Non-Properties of floating point numbers

I recently received a customer question that boiled down to the oft-encountered binary floating point inexact representation issue.  They were rather troubled that basic identities normal to numbers did not apply to floating point arithmetic. 

Learning that floating point is kind of messed up is kind of like finding out there is no Santa Claus.  Sorry if I just spoiled that for you 🙂

It made me think about some of my undergraduate math, and so I decided to illustrate just how messed up floating point numbers are.

What are some of the properties of floating point math compared to normal numbers?  Do they form a “Group”?

Let’s try:


For all a, b in G, the result of the operation, a + b, is also in G.

Well, no, we lose already because floating point numbers can overflow.

From my javascript console:



Oops.  OK but nevermind that, it’s mostly closed right?  I mean overflow hardly ever happens.  Let’s trudge on bravely.


For all a, b and c in G, (a + b) + c = a + (b + c).

That looks harmless enough right?  I can just reorder the parens, what could possibly go wrong?



Well… drat.

Identity element

There exists an element e in G, such that for every element a in G, the equation e + a = a + e = a holds. Such an element is unique, and thus one speaks of the identity element.

OK this one is really easy right?

All I need is a unique identity element, that’s the “zero” and I can add zero and get the same thing back. 


Great!  But wait…


And 1e-100 isn’t another name for zero…



Inverse element

For each a in G, there exists an element b in G such that a + b = b + a = 0

OK on this one I think we’re good.  If I started with a number I can represent in floating point, x, then there is exactly one number I can add to x which will give me zero and that is -x.  Now this may seem a little like I’m cheating because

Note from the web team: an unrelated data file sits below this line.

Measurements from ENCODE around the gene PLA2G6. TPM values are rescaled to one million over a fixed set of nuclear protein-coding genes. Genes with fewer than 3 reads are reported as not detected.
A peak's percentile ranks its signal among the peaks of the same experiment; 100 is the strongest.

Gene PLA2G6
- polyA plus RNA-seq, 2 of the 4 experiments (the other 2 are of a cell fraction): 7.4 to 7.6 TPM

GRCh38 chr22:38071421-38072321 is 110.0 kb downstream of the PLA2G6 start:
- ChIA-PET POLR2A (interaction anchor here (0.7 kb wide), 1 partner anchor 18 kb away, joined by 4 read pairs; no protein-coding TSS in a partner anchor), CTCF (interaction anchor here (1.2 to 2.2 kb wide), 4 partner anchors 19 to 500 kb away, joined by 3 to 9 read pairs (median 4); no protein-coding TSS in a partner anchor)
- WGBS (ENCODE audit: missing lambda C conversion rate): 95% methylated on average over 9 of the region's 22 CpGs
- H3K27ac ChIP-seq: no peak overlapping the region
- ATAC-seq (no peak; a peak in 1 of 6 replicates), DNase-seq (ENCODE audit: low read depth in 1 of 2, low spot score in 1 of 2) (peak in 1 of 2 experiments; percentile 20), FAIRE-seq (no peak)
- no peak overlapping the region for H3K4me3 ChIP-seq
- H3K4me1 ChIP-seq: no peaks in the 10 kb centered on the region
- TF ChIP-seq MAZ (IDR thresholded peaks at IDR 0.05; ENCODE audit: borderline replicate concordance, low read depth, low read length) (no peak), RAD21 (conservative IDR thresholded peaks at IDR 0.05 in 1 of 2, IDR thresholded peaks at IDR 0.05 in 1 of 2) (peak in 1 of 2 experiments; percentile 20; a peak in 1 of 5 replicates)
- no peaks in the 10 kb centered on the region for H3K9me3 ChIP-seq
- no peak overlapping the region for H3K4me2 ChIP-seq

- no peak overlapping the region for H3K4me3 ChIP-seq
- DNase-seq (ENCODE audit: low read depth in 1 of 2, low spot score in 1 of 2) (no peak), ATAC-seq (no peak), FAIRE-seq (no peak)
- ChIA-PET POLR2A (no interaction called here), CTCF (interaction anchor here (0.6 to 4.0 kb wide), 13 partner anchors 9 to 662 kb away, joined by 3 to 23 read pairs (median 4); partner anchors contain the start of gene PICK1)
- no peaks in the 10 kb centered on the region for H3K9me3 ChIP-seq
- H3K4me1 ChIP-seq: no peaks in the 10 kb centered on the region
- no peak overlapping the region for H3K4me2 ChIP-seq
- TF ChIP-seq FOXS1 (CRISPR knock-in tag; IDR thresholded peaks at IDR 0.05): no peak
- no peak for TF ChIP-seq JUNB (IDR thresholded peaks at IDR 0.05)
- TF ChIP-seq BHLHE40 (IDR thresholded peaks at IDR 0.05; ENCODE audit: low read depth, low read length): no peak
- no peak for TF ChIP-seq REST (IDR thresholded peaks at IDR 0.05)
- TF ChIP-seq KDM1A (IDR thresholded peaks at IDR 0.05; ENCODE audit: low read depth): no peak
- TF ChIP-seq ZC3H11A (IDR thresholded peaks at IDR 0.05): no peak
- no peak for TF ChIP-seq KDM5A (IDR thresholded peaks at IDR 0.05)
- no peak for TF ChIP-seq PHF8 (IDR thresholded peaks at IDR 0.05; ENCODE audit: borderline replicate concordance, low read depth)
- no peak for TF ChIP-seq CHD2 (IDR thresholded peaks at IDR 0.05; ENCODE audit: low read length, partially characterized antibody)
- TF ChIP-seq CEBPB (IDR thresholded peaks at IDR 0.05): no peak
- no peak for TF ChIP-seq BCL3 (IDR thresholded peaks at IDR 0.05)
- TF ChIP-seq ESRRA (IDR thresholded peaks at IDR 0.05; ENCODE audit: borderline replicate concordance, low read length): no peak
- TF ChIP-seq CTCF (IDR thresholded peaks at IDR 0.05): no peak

>1.1111111111111111 – 1.111111111111111111111111111111

Seems to indicate that there is another number that I could subtract to get zero.



As we can see 1.111111111111111111111111111111 isn’t a valid floating point number on my system so it’s not fair to try to use it.  It’s automatically converted to the best approximation which is 1.1111111111111111.

Now, anyone want to tell me why addition of floating point numbers is necessarily commutative?


Comments (13)

  1. Brad says:

    Well, adding two numbers is commutative because the processer has to give the closest floating point number to the answer, and that answer is the same in both orders. However, addition isn't commutative with respect to multiple additions (as we usually assume with real numbers). e.g. a+b+c might not equal c+b+a, because this requires associativity and commutativity of addition to prove.

    I quibble with your characterization that floating point numbers aren't closed over addition though, because I'd consider Infinity a valid floating point number (you can add it to the other numbers and get infinity for example).

  2. ricom says:

    Forgive me for not addressing the commutative property yet — I don't want to spoil it.  

    Now with regard to adding Infinity to the floating point system to gain closure, that alone won't do it.



    So you also have to add NaN.

    OK so add that too?  I'm not feeling very good about this….

    But there was another heavy cost.  Infinity has no additive inverse (see above).  So we gave up that to get closure.  NaN isn't any better.   a+(b-b) == a just went out the window.

    Basically we've created this funny sort of closure that includes three catch-alls (-Infinity being the other) for cases that would otherwise not fit but the rules for those "numbers" bear no resemblance to the usual kind.  I think the cure was worse than the disease.

  3. Rasmus Faber says: